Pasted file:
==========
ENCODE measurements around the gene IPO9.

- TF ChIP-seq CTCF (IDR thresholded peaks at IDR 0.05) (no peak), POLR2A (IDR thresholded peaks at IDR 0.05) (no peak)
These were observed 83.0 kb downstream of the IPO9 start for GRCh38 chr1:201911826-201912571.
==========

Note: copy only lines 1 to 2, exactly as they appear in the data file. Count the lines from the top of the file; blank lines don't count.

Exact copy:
ENCODE measurements around the gene IPO9.

- TF ChIP-seq CTCF (IDR thresholded peaks at IDR 0.05) (no peak), POLR2A (IDR thresholded peaks at IDR 0.05) (no peak)